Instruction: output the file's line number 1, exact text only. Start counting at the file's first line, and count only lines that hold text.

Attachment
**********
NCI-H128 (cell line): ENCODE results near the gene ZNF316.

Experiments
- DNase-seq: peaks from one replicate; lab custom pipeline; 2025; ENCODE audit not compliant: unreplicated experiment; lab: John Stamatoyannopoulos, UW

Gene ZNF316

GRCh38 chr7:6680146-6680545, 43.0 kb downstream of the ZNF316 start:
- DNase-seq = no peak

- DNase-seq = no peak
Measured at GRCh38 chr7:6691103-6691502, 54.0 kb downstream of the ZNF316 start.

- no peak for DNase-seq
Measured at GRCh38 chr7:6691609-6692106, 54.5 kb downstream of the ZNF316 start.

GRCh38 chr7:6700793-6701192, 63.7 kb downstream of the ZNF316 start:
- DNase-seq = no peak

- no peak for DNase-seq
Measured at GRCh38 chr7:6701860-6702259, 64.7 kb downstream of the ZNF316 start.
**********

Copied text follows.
NCI-H128 (cell line): ENCODE results near the gene ZNF316.